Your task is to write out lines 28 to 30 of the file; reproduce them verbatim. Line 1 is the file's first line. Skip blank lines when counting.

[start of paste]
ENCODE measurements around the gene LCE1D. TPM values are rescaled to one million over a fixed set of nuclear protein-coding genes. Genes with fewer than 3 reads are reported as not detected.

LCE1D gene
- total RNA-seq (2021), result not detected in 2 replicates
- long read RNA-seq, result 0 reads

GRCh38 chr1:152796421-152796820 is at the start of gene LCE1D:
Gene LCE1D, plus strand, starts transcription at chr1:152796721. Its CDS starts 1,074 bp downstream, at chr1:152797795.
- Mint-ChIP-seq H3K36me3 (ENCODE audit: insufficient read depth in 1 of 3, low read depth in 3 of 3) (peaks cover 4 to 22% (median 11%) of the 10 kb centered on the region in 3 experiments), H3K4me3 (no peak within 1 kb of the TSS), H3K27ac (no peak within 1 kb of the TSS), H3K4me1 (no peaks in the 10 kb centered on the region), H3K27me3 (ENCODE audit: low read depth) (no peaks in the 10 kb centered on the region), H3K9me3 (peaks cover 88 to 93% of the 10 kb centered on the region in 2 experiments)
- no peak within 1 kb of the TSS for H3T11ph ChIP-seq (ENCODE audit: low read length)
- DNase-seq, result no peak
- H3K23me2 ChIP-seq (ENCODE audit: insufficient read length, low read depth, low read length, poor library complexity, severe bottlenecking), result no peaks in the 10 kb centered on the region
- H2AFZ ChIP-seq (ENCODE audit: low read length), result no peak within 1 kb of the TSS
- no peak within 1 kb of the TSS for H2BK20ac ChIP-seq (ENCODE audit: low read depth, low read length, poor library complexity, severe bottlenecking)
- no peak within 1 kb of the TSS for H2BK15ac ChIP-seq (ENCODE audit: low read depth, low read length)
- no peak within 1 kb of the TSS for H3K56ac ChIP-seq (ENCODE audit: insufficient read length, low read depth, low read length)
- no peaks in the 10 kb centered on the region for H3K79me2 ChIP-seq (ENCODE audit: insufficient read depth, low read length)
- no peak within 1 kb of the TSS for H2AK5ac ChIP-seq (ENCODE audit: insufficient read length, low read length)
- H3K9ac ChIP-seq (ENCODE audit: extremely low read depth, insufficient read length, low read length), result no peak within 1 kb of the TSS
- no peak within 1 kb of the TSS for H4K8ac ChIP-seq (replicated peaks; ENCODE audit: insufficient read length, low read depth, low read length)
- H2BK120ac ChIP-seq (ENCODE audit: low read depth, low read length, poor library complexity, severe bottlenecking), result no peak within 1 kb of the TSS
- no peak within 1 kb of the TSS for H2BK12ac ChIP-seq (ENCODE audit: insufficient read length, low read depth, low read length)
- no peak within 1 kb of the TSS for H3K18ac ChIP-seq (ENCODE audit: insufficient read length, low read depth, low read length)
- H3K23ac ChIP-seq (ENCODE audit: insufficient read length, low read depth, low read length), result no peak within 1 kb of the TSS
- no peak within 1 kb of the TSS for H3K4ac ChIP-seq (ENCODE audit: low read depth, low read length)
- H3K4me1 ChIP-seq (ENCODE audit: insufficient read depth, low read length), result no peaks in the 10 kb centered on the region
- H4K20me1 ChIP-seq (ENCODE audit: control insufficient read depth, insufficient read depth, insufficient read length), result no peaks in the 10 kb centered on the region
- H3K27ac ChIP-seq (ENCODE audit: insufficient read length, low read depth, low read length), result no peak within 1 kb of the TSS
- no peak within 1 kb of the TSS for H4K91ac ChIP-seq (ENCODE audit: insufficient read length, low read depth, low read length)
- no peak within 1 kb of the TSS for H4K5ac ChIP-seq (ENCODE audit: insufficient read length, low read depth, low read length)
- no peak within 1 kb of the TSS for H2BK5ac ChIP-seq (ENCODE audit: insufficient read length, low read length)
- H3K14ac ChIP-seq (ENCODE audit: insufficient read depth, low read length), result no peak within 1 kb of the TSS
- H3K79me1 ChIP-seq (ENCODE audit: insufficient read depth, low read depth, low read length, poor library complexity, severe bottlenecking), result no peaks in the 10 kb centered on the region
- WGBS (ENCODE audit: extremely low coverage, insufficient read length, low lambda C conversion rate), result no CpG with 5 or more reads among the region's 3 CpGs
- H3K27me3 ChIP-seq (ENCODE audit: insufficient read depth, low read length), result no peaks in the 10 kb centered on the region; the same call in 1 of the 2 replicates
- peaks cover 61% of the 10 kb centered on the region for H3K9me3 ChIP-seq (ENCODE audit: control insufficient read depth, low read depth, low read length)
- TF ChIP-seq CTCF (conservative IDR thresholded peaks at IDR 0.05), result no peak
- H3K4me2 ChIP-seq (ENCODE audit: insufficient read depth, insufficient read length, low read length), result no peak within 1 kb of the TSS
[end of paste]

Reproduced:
- no peak within 1 kb of the TSS for H4K5ac ChIP-seq (ENCODE audit: insufficient read length, low read depth, low read length)
- no peak within 1 kb of the TSS for H2BK5ac ChIP-seq (ENCODE audit: insufficient read length, low read length)
- H3K14ac ChIP-seq (ENCODE audit: insufficient read depth, low read length), result no peak within 1 kb of the TSS